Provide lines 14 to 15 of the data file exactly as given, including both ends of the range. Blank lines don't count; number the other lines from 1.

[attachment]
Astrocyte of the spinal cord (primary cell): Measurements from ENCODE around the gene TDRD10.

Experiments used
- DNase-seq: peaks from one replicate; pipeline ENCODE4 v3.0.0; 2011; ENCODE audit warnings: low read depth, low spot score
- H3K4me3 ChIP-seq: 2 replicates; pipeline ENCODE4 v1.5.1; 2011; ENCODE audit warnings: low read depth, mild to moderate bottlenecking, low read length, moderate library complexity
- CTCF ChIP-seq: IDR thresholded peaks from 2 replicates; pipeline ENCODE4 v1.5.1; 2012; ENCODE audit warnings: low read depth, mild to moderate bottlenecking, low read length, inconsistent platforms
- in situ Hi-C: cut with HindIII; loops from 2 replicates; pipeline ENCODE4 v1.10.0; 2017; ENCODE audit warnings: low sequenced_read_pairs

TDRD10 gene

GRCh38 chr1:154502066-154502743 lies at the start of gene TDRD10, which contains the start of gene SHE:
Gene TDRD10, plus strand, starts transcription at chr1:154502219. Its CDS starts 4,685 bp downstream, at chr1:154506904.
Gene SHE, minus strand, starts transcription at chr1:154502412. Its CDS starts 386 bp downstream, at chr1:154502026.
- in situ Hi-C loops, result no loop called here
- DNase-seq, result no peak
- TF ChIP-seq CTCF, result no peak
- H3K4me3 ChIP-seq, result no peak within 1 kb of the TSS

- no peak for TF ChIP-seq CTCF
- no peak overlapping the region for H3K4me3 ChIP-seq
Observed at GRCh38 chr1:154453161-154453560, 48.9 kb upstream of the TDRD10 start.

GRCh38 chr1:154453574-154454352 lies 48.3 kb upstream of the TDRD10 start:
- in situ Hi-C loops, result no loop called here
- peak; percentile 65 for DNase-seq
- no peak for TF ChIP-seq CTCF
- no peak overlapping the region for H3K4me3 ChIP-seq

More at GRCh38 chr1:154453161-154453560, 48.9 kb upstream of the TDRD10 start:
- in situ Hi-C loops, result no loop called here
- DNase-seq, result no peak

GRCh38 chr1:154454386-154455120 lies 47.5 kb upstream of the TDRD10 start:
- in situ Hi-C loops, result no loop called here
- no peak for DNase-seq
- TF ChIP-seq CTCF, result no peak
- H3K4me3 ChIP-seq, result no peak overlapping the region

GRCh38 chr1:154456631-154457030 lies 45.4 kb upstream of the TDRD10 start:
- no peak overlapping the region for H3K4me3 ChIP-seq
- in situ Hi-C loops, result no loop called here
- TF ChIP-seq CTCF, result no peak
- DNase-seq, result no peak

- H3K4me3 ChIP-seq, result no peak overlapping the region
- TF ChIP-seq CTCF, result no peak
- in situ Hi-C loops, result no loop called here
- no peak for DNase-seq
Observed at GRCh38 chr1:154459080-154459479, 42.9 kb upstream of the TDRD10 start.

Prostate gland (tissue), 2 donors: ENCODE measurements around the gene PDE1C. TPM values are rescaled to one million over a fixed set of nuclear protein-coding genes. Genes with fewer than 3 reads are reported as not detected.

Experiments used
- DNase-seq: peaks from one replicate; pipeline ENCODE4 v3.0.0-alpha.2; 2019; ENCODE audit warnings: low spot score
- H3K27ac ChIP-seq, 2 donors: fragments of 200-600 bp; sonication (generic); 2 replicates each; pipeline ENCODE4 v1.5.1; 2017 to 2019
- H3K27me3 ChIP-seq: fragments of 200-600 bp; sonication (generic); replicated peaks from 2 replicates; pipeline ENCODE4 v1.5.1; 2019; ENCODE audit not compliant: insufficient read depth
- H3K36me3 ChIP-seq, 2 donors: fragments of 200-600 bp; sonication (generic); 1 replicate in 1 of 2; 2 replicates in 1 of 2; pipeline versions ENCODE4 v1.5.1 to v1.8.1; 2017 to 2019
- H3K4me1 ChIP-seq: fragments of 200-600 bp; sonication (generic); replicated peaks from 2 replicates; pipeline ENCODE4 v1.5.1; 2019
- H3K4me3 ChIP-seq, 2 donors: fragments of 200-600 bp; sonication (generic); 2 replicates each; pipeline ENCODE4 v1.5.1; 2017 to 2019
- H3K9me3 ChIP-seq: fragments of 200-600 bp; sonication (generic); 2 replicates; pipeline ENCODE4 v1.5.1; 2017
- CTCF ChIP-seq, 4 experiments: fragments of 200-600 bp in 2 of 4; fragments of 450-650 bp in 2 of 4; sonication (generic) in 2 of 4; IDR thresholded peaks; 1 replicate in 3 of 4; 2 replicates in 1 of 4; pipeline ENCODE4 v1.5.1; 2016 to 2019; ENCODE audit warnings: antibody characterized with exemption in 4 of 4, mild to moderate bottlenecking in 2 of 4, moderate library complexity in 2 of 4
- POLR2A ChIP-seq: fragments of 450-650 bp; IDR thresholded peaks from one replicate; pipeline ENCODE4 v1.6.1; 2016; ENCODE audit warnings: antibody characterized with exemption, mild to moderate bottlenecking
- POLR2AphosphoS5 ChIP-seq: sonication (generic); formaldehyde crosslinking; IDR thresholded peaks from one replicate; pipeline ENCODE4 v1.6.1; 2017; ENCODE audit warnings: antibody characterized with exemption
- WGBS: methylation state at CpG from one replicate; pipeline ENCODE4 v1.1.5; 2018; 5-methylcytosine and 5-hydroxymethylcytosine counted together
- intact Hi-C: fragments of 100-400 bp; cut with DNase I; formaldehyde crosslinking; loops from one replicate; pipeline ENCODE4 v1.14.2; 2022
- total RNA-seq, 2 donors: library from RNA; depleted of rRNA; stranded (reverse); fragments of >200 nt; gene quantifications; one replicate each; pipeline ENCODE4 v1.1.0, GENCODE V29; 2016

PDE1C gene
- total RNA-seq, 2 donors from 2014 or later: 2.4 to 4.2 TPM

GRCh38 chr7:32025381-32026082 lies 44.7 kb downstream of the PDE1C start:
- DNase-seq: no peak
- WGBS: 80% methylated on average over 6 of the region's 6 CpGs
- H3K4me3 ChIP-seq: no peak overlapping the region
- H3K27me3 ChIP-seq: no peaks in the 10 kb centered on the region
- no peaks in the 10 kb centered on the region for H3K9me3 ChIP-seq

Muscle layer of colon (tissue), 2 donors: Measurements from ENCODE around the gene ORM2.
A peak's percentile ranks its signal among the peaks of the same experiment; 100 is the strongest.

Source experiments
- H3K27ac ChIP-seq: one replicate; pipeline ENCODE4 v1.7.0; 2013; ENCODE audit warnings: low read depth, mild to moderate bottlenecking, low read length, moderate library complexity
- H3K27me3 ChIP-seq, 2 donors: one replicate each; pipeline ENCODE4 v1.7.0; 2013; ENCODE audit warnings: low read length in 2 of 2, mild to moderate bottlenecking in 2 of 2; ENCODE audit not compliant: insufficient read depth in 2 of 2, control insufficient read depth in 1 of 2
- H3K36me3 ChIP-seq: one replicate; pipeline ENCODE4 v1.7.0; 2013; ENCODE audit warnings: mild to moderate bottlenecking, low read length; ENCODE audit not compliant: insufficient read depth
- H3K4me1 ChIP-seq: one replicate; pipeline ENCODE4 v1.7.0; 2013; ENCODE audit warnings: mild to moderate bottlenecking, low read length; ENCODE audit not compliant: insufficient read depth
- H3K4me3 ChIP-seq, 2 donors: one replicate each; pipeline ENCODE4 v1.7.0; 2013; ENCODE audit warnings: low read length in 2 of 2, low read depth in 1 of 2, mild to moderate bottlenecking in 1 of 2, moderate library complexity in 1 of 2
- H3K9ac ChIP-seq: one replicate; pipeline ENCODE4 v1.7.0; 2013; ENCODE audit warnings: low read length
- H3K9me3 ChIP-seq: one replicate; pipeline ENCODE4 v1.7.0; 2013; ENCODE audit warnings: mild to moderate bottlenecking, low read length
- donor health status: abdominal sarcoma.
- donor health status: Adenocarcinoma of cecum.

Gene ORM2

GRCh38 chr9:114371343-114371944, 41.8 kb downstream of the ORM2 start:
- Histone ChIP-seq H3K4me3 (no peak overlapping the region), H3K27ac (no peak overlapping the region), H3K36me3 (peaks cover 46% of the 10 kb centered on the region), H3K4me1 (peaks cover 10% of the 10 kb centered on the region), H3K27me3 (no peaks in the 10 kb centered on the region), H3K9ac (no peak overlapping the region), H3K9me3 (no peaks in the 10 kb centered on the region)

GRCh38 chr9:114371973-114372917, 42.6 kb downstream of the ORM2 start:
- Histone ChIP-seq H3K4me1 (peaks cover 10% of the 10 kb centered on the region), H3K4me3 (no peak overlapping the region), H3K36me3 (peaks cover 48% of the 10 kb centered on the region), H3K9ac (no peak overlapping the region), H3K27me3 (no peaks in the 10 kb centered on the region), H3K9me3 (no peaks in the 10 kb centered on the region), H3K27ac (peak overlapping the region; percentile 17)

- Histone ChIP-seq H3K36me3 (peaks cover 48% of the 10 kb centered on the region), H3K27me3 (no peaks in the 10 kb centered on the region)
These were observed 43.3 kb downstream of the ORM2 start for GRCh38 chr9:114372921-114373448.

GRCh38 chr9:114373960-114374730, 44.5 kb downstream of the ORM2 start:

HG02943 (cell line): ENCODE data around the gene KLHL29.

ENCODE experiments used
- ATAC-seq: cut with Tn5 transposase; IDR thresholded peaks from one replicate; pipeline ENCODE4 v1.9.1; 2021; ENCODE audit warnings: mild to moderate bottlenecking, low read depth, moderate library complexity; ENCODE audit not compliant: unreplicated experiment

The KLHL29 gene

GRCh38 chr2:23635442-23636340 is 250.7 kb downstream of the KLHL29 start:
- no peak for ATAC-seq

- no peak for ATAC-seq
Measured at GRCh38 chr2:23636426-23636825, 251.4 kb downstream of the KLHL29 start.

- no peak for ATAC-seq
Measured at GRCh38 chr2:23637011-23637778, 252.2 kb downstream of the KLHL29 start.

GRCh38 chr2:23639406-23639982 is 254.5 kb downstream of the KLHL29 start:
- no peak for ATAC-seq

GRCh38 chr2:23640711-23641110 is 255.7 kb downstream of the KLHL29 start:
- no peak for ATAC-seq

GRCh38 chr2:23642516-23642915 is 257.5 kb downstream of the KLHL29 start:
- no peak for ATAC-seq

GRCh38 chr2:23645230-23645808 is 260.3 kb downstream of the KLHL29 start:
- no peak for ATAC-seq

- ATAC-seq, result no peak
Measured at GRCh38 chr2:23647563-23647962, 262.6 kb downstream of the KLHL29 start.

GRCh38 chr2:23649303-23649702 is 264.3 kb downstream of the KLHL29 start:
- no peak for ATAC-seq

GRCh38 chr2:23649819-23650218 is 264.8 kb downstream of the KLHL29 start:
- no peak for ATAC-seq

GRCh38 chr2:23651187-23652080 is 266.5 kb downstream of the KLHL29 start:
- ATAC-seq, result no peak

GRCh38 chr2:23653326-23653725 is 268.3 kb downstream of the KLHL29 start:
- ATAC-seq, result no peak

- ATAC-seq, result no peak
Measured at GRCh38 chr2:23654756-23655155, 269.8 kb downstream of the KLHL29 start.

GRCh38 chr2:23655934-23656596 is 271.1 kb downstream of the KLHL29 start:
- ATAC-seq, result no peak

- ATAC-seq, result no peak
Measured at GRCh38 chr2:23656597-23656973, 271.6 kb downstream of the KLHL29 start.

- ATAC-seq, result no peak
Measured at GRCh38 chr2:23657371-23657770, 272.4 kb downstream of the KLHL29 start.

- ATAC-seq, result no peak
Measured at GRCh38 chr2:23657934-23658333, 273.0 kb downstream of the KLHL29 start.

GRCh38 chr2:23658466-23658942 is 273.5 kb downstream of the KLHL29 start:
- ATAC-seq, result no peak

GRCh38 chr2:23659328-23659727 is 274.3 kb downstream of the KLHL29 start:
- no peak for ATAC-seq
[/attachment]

- H3K4me3 ChIP-seq, result no peak within 1 kb of the TSS

- no peak for TF ChIP-seq CTCF